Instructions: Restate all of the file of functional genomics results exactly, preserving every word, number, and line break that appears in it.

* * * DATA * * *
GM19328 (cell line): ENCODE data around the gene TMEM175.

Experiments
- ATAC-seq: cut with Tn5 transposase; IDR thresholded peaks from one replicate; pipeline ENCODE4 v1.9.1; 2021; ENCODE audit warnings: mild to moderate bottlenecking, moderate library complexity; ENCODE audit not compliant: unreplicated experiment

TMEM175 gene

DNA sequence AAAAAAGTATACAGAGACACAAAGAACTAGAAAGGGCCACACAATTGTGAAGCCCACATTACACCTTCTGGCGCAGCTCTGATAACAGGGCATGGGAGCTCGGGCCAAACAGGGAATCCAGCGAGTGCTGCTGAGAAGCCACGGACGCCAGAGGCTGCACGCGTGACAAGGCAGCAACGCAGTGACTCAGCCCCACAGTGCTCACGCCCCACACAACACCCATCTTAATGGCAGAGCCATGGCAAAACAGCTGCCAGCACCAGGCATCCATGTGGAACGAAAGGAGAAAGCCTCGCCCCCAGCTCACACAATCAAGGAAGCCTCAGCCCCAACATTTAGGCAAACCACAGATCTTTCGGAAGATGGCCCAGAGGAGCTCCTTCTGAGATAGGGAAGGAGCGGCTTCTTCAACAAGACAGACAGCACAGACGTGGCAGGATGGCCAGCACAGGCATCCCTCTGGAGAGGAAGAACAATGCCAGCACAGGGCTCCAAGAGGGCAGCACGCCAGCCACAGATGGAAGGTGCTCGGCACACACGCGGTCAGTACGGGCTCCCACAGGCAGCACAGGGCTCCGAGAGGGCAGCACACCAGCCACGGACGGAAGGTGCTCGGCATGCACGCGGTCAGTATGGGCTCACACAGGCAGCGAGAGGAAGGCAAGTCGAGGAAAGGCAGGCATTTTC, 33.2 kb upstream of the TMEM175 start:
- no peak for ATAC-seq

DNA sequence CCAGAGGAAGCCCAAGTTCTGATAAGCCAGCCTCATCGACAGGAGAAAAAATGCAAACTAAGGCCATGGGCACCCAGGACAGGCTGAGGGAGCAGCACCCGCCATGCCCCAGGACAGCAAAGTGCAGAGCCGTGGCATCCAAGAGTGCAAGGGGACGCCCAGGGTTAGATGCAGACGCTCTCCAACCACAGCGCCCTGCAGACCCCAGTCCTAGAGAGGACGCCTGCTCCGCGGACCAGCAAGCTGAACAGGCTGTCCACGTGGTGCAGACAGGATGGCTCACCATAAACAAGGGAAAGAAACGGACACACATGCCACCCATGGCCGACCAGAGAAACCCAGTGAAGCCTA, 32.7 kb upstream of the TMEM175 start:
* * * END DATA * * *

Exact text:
GM19328 (cell line): ENCODE data around the gene TMEM175.

Experiments
- ATAC-seq: cut with Tn5 transposase; IDR thresholded peaks from one replicate; pipeline ENCODE4 v1.9.1; 2021; ENCODE audit warnings: mild to moderate bottlenecking, moderate library complexity; ENCODE audit not compliant: unreplicated experiment

TMEM175 gene

DNA sequence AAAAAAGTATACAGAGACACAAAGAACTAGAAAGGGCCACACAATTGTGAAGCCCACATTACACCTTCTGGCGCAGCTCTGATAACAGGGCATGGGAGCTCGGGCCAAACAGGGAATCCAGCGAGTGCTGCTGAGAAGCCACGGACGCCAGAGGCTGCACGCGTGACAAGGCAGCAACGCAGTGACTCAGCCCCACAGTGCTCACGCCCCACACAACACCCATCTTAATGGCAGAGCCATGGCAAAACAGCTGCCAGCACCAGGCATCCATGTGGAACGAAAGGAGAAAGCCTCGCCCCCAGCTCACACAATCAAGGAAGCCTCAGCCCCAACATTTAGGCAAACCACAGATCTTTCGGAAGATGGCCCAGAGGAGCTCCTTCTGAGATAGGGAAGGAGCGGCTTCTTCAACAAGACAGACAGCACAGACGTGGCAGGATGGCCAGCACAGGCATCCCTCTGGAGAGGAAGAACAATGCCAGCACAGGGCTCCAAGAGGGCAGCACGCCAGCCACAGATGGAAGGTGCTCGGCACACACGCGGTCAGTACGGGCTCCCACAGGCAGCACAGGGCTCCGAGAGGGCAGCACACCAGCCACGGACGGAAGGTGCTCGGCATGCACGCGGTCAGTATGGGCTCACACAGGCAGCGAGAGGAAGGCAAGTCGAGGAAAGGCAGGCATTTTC, 33.2 kb upstream of the TMEM175 start:
- no peak for ATAC-seq

DNA sequence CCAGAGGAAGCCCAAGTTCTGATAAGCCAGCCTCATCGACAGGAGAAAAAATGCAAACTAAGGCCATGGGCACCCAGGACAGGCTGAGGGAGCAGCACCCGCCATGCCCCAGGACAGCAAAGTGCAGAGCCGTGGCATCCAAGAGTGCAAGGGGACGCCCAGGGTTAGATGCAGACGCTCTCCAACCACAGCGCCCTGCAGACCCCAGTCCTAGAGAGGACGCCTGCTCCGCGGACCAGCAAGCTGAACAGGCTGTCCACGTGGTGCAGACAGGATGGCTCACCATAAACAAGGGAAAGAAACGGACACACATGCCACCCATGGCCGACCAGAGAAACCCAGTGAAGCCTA, 32.7 kb upstream of the TMEM175 start: